It has always been my wish to have been a dermatologist in Philadelphia during the Great Depression. While others took more pleasure in extracting shrapnel from the sleekly muscled hides of young soldiers, or replacing a mislooped section of bowel in a delicate hernia operation, I've always been more interested in the surface of things.

And so they would come to me, these young men damaged by rashes and I would undress them and examine them. I would say this is a very interesting case, I must photograph it. And I would bind them to the table or the chair with long strips of cotton so they would not move during the long exposures.

Nights I would carefully hand-tint my photographic plates by lamplight.  I have a very good memory for colours. There are not enough words to describe the possible purples of a blotch, the crimsons of a blush, so we must turn to pictorial representation for diagnostic efficacy.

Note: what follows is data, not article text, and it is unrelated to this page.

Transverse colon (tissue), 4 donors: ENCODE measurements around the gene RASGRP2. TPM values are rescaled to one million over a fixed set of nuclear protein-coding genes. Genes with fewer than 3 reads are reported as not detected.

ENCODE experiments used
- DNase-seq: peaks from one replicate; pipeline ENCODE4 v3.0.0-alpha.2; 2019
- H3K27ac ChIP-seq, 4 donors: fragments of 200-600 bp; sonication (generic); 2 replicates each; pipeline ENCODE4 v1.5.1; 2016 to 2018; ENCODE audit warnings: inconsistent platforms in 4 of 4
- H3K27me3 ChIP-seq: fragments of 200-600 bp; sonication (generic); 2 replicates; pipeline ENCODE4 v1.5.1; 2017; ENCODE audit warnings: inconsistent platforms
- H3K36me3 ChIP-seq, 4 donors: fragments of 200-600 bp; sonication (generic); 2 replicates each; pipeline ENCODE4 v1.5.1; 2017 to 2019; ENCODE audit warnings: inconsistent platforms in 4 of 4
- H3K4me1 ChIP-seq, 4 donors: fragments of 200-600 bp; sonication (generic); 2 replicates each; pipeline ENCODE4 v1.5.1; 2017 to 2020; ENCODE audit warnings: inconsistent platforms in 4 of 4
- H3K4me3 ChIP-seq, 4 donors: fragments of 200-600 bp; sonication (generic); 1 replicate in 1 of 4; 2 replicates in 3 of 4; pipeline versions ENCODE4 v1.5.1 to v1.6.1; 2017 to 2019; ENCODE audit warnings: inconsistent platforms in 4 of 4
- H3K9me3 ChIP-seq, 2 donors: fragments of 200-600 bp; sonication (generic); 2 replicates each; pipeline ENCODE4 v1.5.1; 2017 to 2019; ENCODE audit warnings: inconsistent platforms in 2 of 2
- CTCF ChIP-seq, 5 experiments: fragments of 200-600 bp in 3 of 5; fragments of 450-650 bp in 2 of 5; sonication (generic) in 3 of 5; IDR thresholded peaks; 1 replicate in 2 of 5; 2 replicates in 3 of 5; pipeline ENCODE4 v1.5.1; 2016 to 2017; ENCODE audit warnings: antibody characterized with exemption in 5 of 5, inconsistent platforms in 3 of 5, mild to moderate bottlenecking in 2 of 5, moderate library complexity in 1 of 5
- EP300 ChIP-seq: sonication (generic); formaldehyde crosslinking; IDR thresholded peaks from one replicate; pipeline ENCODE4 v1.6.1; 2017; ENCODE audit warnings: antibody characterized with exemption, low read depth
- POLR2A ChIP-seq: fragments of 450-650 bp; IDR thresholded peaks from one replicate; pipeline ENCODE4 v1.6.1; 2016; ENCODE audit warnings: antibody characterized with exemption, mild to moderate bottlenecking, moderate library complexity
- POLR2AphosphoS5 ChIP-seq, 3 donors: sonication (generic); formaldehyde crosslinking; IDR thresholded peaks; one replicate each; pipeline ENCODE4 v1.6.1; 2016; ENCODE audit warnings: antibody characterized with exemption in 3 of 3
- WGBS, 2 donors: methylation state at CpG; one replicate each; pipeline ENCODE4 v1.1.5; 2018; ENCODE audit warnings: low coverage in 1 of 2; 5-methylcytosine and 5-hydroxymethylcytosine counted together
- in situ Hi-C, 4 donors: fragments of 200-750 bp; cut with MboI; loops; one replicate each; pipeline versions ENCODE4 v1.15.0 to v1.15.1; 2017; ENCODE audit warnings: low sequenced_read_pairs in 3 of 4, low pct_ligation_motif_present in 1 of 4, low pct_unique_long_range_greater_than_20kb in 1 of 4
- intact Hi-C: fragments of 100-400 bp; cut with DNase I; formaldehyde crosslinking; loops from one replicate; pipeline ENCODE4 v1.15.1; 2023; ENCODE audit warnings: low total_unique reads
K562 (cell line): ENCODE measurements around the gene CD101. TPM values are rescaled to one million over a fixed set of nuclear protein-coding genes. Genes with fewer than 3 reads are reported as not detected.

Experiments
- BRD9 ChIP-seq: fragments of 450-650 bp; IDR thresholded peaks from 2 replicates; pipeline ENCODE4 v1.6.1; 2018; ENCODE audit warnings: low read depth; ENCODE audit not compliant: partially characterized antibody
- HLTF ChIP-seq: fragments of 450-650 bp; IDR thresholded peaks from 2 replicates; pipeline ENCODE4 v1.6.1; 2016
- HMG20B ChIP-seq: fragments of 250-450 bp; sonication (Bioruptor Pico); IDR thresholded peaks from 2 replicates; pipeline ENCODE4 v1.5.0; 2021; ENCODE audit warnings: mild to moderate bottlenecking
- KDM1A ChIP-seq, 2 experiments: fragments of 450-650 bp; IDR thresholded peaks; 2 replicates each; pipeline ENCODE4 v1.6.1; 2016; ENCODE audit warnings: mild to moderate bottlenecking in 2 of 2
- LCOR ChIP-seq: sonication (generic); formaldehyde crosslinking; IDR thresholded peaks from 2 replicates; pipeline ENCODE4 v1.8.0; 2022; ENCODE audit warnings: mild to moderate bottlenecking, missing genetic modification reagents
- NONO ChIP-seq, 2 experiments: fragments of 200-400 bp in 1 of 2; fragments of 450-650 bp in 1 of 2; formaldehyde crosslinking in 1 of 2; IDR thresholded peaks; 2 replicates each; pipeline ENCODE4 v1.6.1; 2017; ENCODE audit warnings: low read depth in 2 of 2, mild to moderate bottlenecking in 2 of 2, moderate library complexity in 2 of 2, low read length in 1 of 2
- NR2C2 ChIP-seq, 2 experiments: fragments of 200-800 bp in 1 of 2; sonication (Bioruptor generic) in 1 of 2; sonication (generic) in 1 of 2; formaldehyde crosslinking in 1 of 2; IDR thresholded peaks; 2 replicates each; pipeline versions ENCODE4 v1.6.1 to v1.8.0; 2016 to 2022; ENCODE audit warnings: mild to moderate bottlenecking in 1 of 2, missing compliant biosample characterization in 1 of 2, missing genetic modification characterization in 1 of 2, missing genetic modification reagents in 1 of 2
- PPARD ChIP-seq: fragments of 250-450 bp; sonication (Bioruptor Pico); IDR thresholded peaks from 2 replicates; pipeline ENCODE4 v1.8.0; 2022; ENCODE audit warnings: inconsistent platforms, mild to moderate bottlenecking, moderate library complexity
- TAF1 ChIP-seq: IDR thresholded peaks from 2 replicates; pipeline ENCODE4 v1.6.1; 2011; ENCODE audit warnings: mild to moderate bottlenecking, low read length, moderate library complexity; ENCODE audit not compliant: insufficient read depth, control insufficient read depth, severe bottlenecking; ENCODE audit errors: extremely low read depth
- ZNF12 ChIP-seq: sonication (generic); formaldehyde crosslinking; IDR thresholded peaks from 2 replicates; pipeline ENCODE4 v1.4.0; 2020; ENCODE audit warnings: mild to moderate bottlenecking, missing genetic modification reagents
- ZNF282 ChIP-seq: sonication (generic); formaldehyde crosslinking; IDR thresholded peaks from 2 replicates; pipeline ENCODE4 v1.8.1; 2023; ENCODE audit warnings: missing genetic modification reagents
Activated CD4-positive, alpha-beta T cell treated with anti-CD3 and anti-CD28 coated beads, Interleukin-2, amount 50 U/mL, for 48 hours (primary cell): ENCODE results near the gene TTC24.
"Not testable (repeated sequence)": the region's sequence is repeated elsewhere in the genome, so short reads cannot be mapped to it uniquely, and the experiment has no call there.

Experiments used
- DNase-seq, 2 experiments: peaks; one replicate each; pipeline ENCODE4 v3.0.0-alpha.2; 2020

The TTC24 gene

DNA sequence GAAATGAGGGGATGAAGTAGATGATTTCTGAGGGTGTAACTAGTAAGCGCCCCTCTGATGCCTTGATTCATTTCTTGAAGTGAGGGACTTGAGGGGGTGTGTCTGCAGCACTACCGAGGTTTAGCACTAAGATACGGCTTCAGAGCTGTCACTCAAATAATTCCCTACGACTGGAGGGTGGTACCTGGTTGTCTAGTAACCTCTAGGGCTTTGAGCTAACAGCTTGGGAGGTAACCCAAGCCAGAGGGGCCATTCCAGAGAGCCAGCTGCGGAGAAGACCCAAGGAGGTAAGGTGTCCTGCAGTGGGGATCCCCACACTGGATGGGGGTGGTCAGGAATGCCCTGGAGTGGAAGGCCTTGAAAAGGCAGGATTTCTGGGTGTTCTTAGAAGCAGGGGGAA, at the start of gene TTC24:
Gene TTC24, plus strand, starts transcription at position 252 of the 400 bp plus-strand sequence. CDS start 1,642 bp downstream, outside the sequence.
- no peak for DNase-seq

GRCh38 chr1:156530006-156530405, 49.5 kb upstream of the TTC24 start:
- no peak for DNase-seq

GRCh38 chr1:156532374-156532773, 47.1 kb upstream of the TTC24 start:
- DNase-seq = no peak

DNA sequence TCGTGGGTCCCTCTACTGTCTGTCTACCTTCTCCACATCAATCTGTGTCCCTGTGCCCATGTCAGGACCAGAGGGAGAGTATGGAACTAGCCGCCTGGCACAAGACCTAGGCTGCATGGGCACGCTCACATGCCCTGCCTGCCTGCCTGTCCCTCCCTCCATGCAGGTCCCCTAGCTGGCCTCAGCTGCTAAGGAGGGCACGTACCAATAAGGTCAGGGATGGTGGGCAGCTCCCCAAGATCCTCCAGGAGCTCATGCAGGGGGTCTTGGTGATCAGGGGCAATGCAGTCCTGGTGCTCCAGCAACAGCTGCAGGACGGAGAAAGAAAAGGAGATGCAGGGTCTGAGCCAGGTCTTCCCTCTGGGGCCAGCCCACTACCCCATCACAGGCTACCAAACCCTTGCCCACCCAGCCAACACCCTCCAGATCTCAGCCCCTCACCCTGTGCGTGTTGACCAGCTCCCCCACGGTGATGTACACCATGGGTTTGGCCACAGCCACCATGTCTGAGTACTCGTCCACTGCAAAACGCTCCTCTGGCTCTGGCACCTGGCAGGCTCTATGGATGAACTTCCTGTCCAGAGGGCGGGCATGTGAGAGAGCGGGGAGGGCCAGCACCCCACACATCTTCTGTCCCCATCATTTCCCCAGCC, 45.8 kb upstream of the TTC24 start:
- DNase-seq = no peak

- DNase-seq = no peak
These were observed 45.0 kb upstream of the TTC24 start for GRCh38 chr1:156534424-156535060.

They would offer their afflictions to me. I know what this is, I would tell them. And it will not heal if you touch it. Only I am allowed to touch this part of your body. And I would bring them relief with salves and ointments and medicated poultices. Relief from the constant itching. Relief from the infernal stench of erupting pustules. And I would delight in their afflictions, for if their skin were whole and unbroken I would not have the opportunity to touch it, or to look upon it.



And in this manner I would acquire great wealth and social position.




Be my leper, be my love.


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